For those of you who have found yourselves changing careers or taking a new path in life – such as myself – you might be feeling a bit off. You may be feeling like several layers of your identity have been stripped away. This is completely normal, and in some way, it is true. You must let go of that which no longer serves you and forge ahead. You are stripping away the layers that no longer align with who you are, and while it might be sad to say goodbye to that which is familiar, it’s an important and necessary step forward.
Whether you are starting a new job, taking on the stay-at-home-parent role, or retiring, this change can be unfamiliar and, frankly, a little scary. I encourage you to embrace this new change of course and enjoy the ride. In some ways, it feels like an identity-crisis and you find yourself asking, “Who am I, if not this?” You are exactly who you are. Your values have not shifted, but you might be attempting to better align your values with your life purpose. I applaud you. It takes courage to make a bold change. Stay the course.
Even if you’ve found your way, and you’ve already forged ahead (Go you!) but you find yourself hitting a bump in the road or experiencing a lull, remember what John c. Maxwell says about the power of pause, “Understand what this experience is trying to teach you and change course if necessary.” What is this moment teaching you?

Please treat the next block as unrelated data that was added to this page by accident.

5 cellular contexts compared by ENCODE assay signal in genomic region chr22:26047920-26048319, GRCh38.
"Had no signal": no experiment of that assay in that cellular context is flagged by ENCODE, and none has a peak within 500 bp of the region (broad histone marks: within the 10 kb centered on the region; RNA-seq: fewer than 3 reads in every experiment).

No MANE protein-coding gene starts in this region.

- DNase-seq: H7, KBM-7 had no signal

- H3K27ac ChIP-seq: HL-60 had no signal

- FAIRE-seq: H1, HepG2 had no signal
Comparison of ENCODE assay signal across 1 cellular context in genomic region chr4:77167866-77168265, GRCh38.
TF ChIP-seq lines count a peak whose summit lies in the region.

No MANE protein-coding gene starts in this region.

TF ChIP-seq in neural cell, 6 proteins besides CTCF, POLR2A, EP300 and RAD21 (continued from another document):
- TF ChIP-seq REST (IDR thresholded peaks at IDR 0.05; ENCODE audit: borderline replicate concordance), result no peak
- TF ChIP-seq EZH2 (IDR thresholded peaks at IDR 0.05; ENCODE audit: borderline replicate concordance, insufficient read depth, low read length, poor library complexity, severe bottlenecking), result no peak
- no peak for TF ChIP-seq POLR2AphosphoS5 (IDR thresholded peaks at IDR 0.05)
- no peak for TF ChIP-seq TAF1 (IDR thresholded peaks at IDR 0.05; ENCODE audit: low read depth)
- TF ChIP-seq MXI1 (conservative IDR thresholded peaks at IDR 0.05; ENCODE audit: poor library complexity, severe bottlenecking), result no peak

If you’re on a path, like me, and you’ve left stability and the mundane for uncertainty and joy, but suddenly-worrisome moments hit you like a brick from ten-stories high, remember that you are in control here. You are creating change, and while it is scary, it is empowering. Recall the motivator behind this transformation… was it to pursue passion or make time for family or self? Maybe it’s as simple as you’ve put in your time and now you’re done and ready to move on. Whatever it is, you’re in the driver’s seat and you’re in control of your destiny, your thoughts, your outcome, and your emotions about all of it.
Knowing this, how will you now proceed?
“Far better is it to dare mighty things, to win glorious triumphs, even though checkered by failure than to rank with those poor spirits who neither enjoy nor suffer much, because they live in a gray twilight that knows not victory nor defeat.” – Theodore Roosevelt